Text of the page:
Research project (§ 26 & § 27)
Duration : 2014-08-01 - 2018-03-31

Combating the worldwide pandemic caused by the human immunodeficiency virus (HIV-1) is still a formidable challenge despite the progress made in antiviral drug design. The development of broadly cross-protective and neutralizing antibodies is counteracted by various immune evasion strategies of the virus. Still, the tight glycan clusters at the viral cell envelope spikes being present in the oligomannosidic glycoprotein gp120 may be exploited as „Achilles heel“ target for antibody recognition. A limited number of gp120 directed monoclonal antibodies has been elaborated with highly unique epitope specificities but due to the close similarity of these epitopes with mammalian glycoprotein glycans the binding of gp120-specific antibodies is usually characterized by a low immunogenicity and low affinity. Recently, a gp120-related oligomannosyl glycan has been found connected to the core unit of the Gram-negative lipopolysaccharide of the soil bacterium Rhizobium radiobacter. In preliminary experiments these glycan structures cross-reacted with HIV-specific antibodies with modest affinity. Structural data of a gp120 ligand and the bacterial glycan in the binding sites of two monoclonal anti HIV antibodies indicated that the bacterial scaffold might provide additional binding interactions with mannosyl residues. Moreover, since the bacterial sugars are inherently recognized as foreign by the immune system, an enhanced immune response against these antigens and reduced autoreactivity may be expected. Two major hypotheses may thus be put forward: Do novel, modified HIV-related bacterial glycans mimic the viral gp120 epitopes? Second, will these glycans be more efficiently recognized by anti-HIV monoclonal antibodies and could elicit neutralizing antibodies? The project will focus on the chemical synthesis of oligosaccharides up to the undecasaccharide level as modified and chain-extended mimics of gp120 glycan epitopes by combining the structurally conserved bacterial lipopolysaccharide component with two oligomannosyl chains. As controls, the mannosyl units will also be provided without the bacterial scaffold. The ligands will be prepared as spacer derivatives to be conjugated biotin and to protein carriers for testing of monoclonal anti-HIV antibodies. In addition large glycan clusters will be assembled, which should lead to a substantial increase in binding affinities due to the multivalent presentation of ligands. NMR spectroscopic studies will be performed to get insight into the detailed recognitions motifs of HIV-specific antibodies with the ligands. Immunochemical studies will be jointly performed with Dr. Kunert at the Department of Biotechnology (BOKU) and with Dr. Pantophlet at Simon Fraser University in Canada. Provided the binding studies are successful, future studies will include immunization with the neoglycoconjugates in order to elicit cross-reactive and neutralizing antibodies. The outcome of the project should thus substantially contribute to novel approaches in anti-HIV vaccine development and/or supplement combination therapies and will have significant impact on anti-AIDS immunogen design strategies.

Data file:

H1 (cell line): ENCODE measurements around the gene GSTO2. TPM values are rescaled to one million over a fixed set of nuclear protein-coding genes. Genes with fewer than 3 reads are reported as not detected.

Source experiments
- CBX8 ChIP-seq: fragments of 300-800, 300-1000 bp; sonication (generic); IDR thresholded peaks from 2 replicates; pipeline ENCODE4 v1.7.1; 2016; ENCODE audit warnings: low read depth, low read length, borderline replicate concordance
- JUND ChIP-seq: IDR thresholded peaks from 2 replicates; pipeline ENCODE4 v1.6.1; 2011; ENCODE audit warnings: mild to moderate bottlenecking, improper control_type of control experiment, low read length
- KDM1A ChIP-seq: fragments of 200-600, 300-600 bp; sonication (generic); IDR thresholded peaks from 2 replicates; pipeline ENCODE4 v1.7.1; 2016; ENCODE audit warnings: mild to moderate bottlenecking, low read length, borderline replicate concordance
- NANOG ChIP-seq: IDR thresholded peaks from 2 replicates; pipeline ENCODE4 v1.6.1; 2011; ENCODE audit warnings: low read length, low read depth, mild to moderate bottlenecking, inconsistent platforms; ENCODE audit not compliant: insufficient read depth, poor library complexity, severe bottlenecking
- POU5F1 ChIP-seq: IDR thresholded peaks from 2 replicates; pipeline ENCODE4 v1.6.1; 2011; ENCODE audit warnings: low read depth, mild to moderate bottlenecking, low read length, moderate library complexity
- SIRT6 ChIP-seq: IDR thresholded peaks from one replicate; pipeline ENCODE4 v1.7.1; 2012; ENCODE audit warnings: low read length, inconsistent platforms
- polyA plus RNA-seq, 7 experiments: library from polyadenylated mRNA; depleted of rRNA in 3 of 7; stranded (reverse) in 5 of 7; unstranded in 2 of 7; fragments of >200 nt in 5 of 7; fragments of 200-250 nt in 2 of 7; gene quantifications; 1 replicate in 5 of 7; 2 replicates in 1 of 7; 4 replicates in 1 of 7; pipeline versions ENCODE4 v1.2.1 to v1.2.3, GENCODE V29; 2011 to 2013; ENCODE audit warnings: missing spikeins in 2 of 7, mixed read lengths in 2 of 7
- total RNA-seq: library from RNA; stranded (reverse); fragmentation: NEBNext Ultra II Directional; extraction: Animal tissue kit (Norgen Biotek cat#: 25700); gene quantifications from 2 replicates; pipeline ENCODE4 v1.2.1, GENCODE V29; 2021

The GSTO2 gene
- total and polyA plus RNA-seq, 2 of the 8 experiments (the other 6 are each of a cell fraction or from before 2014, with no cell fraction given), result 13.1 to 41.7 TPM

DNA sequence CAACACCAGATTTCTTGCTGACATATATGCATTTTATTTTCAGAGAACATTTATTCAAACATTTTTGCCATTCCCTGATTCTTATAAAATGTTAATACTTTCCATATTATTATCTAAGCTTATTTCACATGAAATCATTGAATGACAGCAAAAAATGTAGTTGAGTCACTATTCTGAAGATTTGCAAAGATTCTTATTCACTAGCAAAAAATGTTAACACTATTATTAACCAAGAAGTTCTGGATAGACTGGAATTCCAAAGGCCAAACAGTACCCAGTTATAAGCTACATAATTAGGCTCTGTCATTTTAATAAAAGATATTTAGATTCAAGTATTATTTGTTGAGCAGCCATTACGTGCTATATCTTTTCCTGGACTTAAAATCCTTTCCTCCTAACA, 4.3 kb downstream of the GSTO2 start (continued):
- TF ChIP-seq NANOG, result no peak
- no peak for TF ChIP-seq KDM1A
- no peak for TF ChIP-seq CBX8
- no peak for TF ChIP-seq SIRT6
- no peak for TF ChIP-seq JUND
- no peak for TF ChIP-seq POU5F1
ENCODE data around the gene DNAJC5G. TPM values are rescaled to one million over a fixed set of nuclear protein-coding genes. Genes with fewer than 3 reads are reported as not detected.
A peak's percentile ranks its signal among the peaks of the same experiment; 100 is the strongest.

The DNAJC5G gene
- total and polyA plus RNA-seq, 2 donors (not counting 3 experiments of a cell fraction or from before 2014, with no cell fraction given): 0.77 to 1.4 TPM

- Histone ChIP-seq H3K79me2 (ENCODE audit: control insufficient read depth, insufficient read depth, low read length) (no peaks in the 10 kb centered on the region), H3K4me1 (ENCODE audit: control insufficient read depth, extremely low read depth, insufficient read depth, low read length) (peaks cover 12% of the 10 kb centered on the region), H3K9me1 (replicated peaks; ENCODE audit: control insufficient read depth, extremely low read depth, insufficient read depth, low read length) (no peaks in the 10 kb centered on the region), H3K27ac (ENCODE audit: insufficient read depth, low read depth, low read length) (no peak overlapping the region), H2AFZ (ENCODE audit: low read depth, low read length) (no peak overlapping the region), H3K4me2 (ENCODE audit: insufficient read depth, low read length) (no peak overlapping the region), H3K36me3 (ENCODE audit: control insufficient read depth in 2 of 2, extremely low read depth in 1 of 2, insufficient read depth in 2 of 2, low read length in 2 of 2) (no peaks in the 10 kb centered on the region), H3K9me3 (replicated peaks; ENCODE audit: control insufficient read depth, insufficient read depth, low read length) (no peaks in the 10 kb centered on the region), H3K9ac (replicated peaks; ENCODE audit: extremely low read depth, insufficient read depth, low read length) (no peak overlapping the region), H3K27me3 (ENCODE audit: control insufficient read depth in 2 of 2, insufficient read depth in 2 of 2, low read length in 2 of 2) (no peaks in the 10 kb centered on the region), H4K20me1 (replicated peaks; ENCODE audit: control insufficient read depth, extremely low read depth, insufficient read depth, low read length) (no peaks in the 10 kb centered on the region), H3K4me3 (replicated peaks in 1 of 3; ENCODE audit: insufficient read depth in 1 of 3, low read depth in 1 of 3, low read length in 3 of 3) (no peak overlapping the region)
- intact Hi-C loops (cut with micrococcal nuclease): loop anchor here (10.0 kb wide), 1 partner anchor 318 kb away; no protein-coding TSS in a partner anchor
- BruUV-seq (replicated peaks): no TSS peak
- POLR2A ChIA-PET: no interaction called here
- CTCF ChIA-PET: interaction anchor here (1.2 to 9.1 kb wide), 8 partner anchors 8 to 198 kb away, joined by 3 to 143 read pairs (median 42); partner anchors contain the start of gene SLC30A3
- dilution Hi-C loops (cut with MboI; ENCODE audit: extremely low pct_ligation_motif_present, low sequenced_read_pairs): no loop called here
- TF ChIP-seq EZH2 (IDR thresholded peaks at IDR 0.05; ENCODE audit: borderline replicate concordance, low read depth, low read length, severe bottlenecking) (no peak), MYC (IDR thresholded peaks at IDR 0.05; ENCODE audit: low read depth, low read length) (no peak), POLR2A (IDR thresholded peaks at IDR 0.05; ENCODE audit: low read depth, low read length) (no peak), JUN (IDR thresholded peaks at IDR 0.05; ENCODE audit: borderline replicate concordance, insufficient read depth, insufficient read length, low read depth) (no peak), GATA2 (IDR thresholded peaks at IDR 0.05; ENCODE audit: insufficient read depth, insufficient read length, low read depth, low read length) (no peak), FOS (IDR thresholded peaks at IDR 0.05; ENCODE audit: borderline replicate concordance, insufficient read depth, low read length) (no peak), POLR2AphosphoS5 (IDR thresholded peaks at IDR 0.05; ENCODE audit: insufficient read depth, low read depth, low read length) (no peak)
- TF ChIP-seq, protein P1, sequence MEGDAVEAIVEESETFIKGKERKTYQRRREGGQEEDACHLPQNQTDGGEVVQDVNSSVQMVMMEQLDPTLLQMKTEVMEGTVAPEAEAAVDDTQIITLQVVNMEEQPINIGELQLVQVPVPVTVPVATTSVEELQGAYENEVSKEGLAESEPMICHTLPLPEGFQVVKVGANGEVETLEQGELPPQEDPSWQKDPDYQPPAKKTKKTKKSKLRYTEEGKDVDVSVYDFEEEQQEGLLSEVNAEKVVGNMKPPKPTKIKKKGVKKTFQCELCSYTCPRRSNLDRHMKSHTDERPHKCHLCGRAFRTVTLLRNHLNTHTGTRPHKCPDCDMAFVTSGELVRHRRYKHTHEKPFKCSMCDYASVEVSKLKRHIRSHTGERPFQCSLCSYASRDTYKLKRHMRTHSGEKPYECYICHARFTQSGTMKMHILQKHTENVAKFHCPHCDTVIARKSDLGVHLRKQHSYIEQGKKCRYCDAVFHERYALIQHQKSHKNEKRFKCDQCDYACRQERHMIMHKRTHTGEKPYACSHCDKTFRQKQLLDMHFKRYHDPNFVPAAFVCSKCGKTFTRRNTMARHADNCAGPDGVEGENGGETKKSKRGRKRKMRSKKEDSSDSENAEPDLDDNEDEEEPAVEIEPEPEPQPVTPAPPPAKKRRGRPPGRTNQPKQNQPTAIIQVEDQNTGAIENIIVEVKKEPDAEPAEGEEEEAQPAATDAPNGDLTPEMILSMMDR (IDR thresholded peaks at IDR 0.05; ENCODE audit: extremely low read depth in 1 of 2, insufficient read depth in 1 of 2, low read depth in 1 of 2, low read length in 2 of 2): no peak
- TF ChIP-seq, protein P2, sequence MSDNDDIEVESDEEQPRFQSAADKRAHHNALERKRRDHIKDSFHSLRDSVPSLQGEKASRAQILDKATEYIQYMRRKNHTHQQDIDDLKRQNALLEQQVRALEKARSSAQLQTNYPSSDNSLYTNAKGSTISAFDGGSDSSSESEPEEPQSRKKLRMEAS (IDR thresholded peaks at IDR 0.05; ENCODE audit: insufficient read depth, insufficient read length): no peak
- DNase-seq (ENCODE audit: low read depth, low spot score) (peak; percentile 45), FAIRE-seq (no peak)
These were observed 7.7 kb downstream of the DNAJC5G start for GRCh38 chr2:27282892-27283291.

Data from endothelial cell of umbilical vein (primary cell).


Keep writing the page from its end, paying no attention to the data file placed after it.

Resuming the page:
Supervised Theses and Dissertations